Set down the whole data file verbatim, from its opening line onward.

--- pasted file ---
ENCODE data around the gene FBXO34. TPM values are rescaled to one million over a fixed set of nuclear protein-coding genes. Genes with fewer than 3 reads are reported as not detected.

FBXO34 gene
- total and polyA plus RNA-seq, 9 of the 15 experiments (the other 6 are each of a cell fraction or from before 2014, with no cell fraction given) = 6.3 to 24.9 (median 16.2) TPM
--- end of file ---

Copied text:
ENCODE data around the gene FBXO34. TPM values are rescaled to one million over a fixed set of nuclear protein-coding genes. Genes with fewer than 3 reads are reported as not detected.

FBXO34 gene
- total and polyA plus RNA-seq, 9 of the 15 experiments (the other 6 are each of a cell fraction or from before 2014, with no cell fraction given) = 6.3 to 24.9 (median 16.2) TPM